John Harlan Willis returned eight live grenades toward Japanese enemy fire — all while aiding a wounded Marine lying in a shell hole during a battle for Hill 362A on Feb. 28, 1945.
Wounded himself, Willis had been ordered by his commanding officers to return to the battle-aid station for medical attention, but, spotting the wounded soldier, he instead ran to his aid. Willis continued to administer blood plasma to his patient under heavy mortar and sniper fire, throwing back the grenades as they came into the shell hole.
The ninth grenade would explode in his hand, killing him instantly.
Willis had enlisted in the U.S. Navy as an apprentice seaman following his high school graduation in November 1940, before the U.S. entered World War II. He rose through the ranks and became a pharmacist’s mate first class in July 1943. He and his battalion were deployed to Japan in December 1944.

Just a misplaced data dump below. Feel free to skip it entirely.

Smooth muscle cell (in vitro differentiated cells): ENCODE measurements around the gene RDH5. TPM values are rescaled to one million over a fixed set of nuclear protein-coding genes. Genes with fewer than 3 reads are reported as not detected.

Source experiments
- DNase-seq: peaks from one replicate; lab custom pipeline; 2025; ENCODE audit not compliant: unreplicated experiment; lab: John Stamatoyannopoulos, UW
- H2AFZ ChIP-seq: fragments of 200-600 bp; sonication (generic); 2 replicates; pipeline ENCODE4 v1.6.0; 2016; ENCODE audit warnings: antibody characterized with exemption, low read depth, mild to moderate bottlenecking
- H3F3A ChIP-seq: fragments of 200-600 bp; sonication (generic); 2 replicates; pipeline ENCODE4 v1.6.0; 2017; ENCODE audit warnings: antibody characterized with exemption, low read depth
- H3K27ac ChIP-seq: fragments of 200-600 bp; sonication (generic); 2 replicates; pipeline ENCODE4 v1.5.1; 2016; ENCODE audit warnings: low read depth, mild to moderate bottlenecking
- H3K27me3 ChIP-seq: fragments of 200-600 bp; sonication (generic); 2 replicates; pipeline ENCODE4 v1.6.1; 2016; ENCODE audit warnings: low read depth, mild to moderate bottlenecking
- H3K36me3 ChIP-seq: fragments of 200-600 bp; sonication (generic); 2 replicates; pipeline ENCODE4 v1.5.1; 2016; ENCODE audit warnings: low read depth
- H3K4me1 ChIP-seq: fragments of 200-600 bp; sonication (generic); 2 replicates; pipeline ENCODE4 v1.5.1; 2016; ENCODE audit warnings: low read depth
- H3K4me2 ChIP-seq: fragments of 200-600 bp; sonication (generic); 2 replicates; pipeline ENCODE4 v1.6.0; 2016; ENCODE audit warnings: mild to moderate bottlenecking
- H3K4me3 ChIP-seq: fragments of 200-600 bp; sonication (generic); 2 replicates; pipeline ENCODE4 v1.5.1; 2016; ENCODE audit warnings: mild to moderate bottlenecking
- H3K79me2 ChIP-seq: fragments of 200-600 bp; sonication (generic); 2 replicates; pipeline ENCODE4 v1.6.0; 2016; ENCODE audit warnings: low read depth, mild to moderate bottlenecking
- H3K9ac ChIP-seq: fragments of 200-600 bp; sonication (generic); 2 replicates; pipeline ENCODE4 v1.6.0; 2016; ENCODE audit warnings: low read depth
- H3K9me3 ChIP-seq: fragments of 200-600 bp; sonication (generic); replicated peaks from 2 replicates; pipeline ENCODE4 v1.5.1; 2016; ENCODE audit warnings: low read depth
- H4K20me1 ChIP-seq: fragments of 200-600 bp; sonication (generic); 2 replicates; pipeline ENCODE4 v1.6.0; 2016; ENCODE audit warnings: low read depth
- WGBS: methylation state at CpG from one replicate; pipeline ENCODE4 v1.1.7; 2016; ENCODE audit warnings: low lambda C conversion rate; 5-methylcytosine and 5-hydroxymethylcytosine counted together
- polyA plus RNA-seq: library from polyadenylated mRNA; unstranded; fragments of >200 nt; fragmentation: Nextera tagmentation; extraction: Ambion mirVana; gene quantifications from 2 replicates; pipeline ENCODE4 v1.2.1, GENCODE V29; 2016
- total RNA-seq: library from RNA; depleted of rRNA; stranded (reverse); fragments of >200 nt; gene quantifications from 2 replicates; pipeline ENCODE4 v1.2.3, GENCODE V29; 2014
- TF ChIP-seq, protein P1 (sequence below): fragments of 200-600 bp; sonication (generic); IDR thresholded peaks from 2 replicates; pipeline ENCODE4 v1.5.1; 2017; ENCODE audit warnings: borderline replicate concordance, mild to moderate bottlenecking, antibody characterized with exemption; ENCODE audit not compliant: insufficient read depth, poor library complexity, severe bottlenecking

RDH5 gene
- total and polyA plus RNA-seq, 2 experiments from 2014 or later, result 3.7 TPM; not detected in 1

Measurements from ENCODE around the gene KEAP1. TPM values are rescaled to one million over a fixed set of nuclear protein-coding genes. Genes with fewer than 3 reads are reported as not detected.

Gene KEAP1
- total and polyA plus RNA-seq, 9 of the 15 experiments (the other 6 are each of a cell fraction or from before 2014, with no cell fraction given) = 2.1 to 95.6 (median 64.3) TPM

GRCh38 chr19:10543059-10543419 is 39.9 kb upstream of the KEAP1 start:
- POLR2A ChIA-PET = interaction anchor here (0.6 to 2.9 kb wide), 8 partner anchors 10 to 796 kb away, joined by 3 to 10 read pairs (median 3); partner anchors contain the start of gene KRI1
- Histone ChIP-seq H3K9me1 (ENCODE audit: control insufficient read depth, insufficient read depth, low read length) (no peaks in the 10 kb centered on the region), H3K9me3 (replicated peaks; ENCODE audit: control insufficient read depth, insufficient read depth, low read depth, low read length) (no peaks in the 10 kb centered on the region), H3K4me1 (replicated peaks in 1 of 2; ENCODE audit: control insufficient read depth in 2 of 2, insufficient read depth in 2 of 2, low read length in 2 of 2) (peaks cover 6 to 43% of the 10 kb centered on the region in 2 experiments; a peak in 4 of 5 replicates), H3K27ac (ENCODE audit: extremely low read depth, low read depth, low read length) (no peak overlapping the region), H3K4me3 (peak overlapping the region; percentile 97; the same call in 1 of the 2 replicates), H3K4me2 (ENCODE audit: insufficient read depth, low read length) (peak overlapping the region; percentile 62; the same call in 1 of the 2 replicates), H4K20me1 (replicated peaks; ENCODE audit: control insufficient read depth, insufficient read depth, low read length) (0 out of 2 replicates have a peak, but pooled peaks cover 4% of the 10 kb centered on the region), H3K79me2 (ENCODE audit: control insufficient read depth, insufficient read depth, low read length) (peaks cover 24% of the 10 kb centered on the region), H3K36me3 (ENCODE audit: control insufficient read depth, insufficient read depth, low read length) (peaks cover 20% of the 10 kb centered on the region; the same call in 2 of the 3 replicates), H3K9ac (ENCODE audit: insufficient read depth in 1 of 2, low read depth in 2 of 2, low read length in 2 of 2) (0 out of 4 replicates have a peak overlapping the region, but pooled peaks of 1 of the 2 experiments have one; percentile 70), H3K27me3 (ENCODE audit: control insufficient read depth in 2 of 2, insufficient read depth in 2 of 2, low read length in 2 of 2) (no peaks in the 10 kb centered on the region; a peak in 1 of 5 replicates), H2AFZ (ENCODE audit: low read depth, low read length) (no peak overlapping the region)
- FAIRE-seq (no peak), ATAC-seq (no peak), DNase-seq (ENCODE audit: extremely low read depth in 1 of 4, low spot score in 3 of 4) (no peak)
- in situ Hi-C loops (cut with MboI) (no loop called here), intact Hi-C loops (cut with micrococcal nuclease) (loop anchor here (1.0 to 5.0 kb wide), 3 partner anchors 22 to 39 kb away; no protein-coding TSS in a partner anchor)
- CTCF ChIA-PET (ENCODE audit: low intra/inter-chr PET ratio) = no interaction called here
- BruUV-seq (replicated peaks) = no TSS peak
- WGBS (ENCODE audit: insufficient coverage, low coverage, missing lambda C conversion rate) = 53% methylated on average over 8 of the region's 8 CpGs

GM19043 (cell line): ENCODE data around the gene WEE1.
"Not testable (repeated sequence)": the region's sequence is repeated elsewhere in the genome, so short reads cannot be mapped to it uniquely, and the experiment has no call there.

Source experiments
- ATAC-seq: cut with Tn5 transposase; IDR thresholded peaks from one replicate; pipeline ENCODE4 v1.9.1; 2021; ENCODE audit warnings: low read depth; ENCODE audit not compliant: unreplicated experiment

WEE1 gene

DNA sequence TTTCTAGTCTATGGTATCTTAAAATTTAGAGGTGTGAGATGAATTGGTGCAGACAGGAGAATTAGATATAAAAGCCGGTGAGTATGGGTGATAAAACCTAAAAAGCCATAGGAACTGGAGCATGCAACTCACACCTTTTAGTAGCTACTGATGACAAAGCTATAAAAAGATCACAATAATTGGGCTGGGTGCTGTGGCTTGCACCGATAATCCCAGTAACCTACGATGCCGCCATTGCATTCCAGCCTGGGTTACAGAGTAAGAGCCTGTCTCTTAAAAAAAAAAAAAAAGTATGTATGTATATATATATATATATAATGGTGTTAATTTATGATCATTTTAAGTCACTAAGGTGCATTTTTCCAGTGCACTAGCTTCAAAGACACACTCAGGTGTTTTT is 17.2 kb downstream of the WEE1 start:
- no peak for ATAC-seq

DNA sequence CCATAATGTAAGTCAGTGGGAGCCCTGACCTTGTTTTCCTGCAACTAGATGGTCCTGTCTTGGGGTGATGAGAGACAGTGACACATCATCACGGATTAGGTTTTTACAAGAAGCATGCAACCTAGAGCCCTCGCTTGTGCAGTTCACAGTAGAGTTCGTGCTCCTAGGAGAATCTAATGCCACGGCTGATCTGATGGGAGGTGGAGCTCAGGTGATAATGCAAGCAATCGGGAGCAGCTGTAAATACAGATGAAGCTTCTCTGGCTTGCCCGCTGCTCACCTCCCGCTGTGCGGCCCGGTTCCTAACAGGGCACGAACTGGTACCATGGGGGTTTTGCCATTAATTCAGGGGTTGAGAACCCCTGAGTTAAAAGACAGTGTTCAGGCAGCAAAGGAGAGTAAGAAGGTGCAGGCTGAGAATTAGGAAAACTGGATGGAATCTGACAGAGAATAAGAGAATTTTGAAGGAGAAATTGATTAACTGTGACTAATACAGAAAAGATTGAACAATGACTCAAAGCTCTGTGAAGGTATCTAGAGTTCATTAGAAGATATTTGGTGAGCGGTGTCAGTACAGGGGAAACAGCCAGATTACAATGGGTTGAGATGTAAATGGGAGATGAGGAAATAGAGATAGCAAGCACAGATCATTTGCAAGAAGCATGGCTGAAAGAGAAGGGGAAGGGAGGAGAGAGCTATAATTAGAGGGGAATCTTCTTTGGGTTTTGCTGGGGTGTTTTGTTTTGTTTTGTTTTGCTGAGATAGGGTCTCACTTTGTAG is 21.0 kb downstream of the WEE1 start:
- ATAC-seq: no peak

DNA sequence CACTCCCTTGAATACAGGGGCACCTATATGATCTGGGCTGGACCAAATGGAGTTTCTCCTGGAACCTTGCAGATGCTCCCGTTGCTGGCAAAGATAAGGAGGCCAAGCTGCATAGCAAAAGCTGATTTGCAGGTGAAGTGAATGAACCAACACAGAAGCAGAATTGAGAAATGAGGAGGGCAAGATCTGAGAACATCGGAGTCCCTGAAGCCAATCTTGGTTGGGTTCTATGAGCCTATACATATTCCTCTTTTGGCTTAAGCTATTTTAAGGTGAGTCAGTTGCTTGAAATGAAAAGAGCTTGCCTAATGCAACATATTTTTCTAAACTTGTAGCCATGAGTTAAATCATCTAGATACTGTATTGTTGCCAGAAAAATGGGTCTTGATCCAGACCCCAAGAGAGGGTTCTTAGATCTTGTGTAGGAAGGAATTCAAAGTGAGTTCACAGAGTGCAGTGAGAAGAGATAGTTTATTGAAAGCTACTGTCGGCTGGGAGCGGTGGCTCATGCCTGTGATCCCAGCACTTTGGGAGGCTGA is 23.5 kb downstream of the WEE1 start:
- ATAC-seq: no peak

He was killed in action at age 23.
In his honor, Willis’ widow was named the sponsor of the destroyer escort USS John Willis (DE-1027). Also bearing his name was a former Naval Hospital in Millington, Tennessee, named Willis Hall, which is now part of the University of Memphis’ Millington Center.
In addition to the Medal of Honor, Willis was posthumously honored with a Purple Heart Medal, the American Defense Service Medal, the American Campaign Medal, the Asiatic-Pacific Campaign Medal and the World War II Victory Medal for his actions at Iwo Jima.
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